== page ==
Long COVID Classification: Findings from a Clustering Analysis in the Predi-COVID Cohort Study

Aurélie Fischer*, Nolwenn Badier, Lu Zhang, Abir Elbéji, Paul Wilmes, Pauline Oustric, Charles Benoy, Markus Ollert, Guy Fagherazzi

*Corresponding author for this work

Research output: Contribution to journalArticleResearchpeer-review

18 Citations (Scopus)


The increasing number of people living with Long COVID requires the development of more personalized care; currently, limited treatment options and rehabilitation programs adapted to the variety of Long COVID presentations are available. Our objective was to design an easy-to-use Long COVID classification to help stratify people with Long COVID. Individual characteristics and a detailed set of 62 self-reported persisting symptoms together with quality of life indexes 12 months after initial COVID-19 infection were collected in a cohort of SARS-CoV-2 infected people in Luxembourg. A hierarchical ascendant classification (HAC) was used to identify clusters of people. We identified three patterns of Long COVID symptoms with a gradient in disease severity. Cluster-Mild encompassed almost 50% of the study population and was composed of participants with less severe initial infection, fewer comorbidities, and fewer persisting symptoms (mean = 2.9). Cluster-Moderate was characterized by a mean of 11 persisting symptoms and poor sleep and respiratory quality of life. Compared to the other clusters, Cluster-Severe was characterized by a higher proportion of women and smokers with a higher number of Long COVID symptoms, in particular vascular, urinary, and skin symptoms. Our study evidenced that Long COVID can be stratified into three subcategories in terms of severity. If replicated in other populations, this simple classification will help clinicians improve the care of people with Long COVID.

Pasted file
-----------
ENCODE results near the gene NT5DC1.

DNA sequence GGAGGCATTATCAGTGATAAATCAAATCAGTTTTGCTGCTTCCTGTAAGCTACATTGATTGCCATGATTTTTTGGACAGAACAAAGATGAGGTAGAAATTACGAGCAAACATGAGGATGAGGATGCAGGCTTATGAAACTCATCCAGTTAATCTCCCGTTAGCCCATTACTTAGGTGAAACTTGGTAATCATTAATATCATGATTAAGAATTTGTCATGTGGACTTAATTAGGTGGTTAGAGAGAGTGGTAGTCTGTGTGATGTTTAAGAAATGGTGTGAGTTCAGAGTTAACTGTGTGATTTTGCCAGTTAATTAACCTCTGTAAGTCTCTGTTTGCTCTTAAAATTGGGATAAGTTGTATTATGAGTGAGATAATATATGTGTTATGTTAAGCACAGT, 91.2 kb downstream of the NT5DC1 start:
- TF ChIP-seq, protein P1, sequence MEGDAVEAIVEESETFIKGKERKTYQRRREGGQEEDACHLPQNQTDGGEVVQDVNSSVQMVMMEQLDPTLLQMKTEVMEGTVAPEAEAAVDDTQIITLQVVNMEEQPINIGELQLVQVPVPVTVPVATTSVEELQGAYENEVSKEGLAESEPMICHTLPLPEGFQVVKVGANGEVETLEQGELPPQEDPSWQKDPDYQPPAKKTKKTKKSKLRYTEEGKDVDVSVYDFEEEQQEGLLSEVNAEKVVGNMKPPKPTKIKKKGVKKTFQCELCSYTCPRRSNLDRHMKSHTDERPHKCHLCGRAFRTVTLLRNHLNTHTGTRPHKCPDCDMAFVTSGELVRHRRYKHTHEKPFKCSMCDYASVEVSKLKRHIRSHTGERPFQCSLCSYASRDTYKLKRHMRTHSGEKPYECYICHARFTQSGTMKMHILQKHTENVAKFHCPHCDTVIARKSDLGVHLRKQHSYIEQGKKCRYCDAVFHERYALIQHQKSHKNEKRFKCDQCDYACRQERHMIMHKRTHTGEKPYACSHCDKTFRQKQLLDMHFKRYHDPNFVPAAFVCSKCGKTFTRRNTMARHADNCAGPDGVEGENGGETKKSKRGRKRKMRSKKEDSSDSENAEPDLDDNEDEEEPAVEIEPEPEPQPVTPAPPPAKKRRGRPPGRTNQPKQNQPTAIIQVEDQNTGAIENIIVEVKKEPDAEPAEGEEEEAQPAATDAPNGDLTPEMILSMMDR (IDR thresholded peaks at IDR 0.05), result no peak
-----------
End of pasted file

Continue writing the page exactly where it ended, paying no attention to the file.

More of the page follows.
Original languageEnglish
Article number16018
JournalInternational Journal of Environmental Research and Public Health
Issue number23
Publication statusPublished - 30 Nov 2022


  • clustering
  • COVID-19
  • disease severity
  • Long COVID


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